A divorced woman whose marriage has been consummated has the right to lodging, but not maintenance unless she was divorced by less than three divorces or is pregnant. If pregnant, she has a right to maintenance whether it is one or three divorces.
[This is distinct from khul'. Any woman whose marriage has been consummated has the right to maintenance.]
A woman with a khul' divorce has not right to maintenance unless she is pregnant.
[Any woman divorced by a final divorce is not entitled to maintenance unless she is pregnant.]
The woman divorce by a li'an has no maintenance, even if she is pregnant.
[Because the husband has denied paternity.]
In the 'idda period on account of being widowed, she has no right to maintenance but to lodging if the house belonged to the decreased or he rented it.
[If the marriage was consummated.]
When she is divorced or widowed, she should not leave her house until her 'idda is over unless the owner of the house evicts her and will not accept a normal rent. Then she leaves and stays in the place to which she moves until the end of the 'idda.
[She is not moved from her house unless it is a case of necessity. She is permitted to go out to see to her needs: what this refers to is moving house. She must spend the night in her house. She does not leave for hajj during this time.]
The woman should nurse her child in the marriage unless someone of her status should not do so. A divorced woman can nurse the child for the father and she can take a fee for nursing if she she wishes.
[If she is married or has been divorced by a revocable divorce. In such a case she receives no fee. "A divorced woman" refers to a woman who is finally divorced or who has finished her 'idda. The right of nursing is a right in her favour, not one against her based on what is reported by Abu Dawud that the Prophet said to a woman whose husband had divorced her and wanted to take her child from her, "You are more entitled to the child than he is as long as you do not re-marry."]
After a divorce, the woman has custody of a boy until he reaches puberty and a girl until she marries and the marriage consummated.
[This is the right of the mother, be she free or slave, Muslim, or Kitabi, sensible or foolish according to Ibn 'Arafa. This right also pertains if she is widowed. The girl's maintenance is owed by the father until her marriage is consummated.]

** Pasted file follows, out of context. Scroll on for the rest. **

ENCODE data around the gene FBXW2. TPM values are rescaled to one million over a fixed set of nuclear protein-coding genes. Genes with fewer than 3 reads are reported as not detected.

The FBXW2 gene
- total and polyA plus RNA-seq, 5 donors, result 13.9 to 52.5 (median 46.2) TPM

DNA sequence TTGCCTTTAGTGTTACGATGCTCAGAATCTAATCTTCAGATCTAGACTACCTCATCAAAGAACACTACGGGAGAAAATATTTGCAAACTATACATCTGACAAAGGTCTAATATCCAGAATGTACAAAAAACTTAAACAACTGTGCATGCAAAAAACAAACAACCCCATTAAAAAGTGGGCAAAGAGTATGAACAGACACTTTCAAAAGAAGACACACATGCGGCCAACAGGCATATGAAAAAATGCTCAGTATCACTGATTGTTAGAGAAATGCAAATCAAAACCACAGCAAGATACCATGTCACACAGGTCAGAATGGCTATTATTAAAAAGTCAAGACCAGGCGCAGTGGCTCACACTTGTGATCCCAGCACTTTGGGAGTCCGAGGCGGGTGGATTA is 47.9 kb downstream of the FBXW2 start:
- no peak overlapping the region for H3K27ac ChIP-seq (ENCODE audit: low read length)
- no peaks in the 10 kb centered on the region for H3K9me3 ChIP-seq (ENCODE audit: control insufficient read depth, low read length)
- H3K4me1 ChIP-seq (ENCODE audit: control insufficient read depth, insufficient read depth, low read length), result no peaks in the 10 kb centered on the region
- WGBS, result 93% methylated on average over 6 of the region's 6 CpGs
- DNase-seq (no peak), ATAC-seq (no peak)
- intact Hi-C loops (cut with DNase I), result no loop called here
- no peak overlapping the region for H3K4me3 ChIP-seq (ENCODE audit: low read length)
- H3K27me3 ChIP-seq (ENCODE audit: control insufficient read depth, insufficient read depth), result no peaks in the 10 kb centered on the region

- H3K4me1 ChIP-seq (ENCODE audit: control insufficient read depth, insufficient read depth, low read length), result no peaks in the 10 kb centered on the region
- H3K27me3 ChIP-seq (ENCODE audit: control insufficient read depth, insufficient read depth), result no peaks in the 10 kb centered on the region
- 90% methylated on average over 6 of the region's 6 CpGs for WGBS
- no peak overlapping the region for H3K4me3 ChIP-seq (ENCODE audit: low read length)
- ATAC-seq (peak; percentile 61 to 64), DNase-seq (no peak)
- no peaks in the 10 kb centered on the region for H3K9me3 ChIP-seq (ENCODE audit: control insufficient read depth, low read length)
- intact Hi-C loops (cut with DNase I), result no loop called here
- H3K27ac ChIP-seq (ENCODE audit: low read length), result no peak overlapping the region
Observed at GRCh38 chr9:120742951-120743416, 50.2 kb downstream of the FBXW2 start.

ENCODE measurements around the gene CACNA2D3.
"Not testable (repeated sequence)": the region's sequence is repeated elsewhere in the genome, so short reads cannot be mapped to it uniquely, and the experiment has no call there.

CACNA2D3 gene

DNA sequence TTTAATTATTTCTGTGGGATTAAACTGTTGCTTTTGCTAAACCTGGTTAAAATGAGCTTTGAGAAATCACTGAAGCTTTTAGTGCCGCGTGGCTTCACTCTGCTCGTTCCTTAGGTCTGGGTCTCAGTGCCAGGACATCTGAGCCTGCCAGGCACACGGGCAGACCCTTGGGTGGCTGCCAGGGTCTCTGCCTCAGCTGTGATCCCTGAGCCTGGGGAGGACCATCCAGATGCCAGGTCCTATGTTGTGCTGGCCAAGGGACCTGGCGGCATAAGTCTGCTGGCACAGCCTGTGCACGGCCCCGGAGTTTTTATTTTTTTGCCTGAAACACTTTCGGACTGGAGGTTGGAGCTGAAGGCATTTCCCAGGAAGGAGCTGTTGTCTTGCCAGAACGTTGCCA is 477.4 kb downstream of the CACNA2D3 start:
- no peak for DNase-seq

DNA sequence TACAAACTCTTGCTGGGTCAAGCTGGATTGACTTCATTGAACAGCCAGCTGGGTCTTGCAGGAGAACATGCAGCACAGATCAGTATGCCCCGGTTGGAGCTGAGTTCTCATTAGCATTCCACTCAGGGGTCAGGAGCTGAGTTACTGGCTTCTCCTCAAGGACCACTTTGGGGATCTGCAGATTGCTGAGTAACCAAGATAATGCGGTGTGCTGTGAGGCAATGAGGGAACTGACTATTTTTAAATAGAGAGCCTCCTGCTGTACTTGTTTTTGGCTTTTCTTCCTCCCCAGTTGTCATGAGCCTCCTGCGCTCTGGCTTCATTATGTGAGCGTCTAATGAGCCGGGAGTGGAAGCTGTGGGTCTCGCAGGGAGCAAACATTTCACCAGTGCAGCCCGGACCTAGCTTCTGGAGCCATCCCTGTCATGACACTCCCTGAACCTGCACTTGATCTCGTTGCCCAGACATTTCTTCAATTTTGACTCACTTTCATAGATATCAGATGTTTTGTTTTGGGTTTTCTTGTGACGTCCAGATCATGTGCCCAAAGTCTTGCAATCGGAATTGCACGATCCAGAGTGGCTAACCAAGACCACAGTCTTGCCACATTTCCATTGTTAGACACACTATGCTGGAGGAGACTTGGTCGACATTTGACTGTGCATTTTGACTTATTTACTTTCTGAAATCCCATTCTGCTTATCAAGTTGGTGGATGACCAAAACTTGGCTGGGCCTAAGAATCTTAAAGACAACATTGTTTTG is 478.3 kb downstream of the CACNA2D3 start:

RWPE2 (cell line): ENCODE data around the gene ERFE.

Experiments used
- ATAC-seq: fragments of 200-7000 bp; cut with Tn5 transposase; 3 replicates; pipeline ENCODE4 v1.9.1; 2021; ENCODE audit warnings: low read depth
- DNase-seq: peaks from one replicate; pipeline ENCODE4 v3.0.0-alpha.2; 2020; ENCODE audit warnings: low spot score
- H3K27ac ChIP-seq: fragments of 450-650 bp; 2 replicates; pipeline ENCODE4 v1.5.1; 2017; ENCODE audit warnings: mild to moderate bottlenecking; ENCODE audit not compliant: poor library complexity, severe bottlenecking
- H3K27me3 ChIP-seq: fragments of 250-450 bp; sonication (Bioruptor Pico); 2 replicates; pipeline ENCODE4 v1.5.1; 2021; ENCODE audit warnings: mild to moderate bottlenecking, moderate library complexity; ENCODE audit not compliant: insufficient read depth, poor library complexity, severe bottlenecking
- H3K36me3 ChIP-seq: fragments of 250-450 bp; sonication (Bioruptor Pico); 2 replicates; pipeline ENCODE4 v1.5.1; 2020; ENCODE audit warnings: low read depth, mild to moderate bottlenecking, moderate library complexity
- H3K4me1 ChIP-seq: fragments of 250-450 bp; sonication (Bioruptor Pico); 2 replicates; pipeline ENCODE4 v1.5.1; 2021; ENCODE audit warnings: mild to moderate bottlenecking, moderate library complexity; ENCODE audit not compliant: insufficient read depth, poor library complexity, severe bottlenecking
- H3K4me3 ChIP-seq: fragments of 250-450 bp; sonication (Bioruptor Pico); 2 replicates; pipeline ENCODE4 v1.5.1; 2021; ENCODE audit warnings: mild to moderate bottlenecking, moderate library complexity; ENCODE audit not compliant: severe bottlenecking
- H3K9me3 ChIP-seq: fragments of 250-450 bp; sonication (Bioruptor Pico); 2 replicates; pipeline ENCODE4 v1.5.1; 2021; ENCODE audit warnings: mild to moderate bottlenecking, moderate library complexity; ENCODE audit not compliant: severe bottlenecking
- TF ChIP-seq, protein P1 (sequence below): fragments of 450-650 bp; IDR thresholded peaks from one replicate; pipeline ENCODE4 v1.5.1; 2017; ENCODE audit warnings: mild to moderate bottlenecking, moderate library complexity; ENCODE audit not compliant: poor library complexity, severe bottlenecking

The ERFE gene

After that if the mother dies or remarries, custody goes to the grandmother and then the maternal aunt. If there are no female relatives of the mother, then it goes to one of the sisters and paternal uncles. If there are none, then the agnate relatives.
[Custody goes first to the mother's mother and then the father's mother.]
A man is only responsible for the maintenance of his wife, whether she is rich or poor,
[A wealthy man is obliged to provide food, condiments, clothes and a dwelling once he has consummated the marriage or has been invited to do so while the woman is capable of intercourse. It does not matter whether she is wealthy or poor, Muslim or Kitabi, free or slave. A divorce can be imposed on him if he is unable to provide for him unless she knew of his inability in advance.]
and his poor parents
[Who are free, whether they are Muslims or unbelievers and he acknowledges their poverty. If he denies that they are poor, they must prove but are not required to make an oath. Making them take an oath would involve disrespect.]
and to his young children who have no wealth. He is responsible for sons until they reach puberty if they have no crippling disability,
[This is free children, even if they are unbelievers. This means a disability which would prevent them from earning, as when they are insane or blind. Then the father is required to continue to support them.]
and for girls until they marry and their marriages are consummated.
[Or the husband, who is adult, has been invited to consummate the marriage. When her husband divorces her or dies, her father is not responsible for her maintenance if she is adult. If she is not adult, it reverts to him.]
These are the only relatives whose maintenance he is responsible for.
[He is not responsible for grandparents or grandchildren]
If he is wealthy enough, he should provide his wife with servants.
[This is an obligation when his wife is not someone who usually serves herself.]
He must also maintain his slaves and shroud them if they die.
[The obligation is from the words of the Prophet in the Sahih, "The best sadaqa is that given by the wealthy. The upper hand is better than the lower hand. Begin with your immediate dependents. The woman says, 'Either you feed me or release me, the slave says, 'Feed me and use me,' and the child says, 'Feed me until you let me go.'"]
Here is disagreement about shrouding the wife, Ibn al-Qasim said that it is done using her own money, and 'Abdu'l-Malik says that it comes from the husband's money. Sahnun said that if she is wealthy her money is used, and if she is poor, it is done from her husband's money,
[If she is wealthy her money is used and the husband is not obliged to pay it because shrouding is part of maintenance which ends with death. Otherwise the tie of marriage obliges that he do it since he can wash her and she her private parts and they inherit from one another.]